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Formal Asymmetries between Active and Passive Clauses in Modern English: The Avoidance of Preposition Stranding with Verbs Featuring Omissible Prepositions

Günter Rohdenburg
From the journal Anglia

Abstract

This paper reports on the results of a corpus-based study that deals with a hitherto neglected kind of formal asymmetry between active and passive clauses involving two-place prepositional verbs like agree. These contrasts are found in the context of two satisfied conditions:

a) The preposition in question is omissible, which holds for agree in present-day British English as in They agreed (on/upon/to/with) the proposal.

b) Unlike active uses, passivization of relevant prepositional options necessarily results in preposition stranding as in The proposal has been agreed on/upon/to/with.

It is shown that – in both passive and active clauses – stranded prepositions tend to be omitted more often than non-stranded ones. Unlike the passive, the active provides only a restricted range of contexts compatible with the potential use of stranded prepositions. What is more, these environments are relatively infrequent with most verbs. This is what largely explains the active-passive asymmetries with the verbs explored in this paper. Crucially, however, stranded prepositions can in several cases be demonstrated to be more strongly avoided in the passive than the active, thus mirroring their cross-linguistic distribution (see e. g. Maling and Zaenen 1985; Truswell 2009). The voice contrast is found to be independent of diachronic changes resulting in either the loss or the acquisition of the prepositions involved.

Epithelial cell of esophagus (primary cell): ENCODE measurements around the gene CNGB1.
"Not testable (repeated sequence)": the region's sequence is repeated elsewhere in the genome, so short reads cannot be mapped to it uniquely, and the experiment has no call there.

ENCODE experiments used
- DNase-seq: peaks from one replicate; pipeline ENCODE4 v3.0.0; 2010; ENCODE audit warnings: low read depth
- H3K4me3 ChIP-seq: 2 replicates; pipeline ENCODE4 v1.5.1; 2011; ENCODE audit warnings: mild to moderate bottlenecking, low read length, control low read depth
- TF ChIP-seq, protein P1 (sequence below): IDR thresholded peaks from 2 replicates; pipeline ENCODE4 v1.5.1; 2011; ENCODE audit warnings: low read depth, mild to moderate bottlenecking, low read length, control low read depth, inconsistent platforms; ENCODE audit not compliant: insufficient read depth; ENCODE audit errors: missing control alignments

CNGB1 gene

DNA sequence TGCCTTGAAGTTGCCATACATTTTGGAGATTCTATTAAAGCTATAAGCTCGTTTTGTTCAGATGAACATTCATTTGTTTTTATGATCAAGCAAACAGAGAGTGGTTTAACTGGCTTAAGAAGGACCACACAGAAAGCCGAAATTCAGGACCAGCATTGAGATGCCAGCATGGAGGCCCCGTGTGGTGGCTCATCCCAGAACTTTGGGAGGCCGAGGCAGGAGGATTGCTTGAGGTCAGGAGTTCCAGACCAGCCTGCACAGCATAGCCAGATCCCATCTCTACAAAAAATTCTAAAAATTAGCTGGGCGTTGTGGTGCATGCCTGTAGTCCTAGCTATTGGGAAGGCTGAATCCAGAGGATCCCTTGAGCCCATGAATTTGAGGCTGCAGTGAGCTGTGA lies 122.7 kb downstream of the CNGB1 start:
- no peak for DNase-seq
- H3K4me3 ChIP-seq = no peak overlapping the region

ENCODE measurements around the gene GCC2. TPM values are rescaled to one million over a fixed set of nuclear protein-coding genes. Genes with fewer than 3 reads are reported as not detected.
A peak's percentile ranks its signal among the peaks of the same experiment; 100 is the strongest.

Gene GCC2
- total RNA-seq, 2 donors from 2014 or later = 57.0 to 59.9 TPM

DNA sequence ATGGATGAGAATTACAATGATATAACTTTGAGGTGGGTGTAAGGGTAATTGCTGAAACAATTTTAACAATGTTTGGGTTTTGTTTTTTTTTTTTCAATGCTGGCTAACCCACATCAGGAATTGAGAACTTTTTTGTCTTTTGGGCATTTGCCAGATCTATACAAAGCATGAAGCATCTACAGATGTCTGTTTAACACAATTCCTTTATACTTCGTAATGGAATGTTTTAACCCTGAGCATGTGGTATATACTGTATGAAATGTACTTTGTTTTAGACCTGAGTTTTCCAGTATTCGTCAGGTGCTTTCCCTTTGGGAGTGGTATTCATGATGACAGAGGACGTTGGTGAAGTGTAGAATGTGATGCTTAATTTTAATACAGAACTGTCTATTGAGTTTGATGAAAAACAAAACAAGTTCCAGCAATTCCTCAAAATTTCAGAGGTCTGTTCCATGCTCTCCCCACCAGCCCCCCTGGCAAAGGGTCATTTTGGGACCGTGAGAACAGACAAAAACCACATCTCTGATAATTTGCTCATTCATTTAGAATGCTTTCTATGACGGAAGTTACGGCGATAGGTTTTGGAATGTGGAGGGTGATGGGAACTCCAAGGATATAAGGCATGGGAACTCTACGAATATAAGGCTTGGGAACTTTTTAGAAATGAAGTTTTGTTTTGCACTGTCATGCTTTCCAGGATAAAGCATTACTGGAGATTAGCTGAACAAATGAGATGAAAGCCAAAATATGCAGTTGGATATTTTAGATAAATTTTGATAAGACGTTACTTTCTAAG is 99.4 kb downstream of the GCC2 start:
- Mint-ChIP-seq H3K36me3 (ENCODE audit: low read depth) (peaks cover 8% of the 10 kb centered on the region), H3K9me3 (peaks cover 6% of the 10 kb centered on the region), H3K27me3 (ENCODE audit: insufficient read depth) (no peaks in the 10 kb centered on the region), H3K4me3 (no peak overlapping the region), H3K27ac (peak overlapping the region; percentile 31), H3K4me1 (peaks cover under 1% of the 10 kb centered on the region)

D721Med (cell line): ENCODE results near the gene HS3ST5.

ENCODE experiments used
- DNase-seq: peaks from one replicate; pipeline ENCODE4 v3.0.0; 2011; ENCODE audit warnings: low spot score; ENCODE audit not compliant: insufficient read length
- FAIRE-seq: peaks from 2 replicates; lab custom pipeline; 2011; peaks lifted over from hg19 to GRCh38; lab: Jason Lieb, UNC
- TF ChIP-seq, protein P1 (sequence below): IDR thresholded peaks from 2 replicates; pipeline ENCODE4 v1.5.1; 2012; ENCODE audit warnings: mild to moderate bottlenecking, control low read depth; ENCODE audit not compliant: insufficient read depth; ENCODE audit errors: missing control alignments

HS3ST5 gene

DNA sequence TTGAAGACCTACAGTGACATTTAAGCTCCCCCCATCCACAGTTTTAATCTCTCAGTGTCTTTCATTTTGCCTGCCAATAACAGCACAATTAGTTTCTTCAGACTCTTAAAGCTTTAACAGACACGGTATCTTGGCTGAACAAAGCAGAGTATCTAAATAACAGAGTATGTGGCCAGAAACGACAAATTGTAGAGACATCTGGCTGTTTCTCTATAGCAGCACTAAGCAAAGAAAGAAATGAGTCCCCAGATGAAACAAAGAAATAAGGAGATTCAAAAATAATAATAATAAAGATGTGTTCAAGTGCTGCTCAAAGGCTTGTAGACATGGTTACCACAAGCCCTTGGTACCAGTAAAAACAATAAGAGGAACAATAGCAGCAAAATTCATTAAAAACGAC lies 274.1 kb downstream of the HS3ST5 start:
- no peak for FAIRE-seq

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Published Online: 2017-11-15
Published in Print: 2017-11-10

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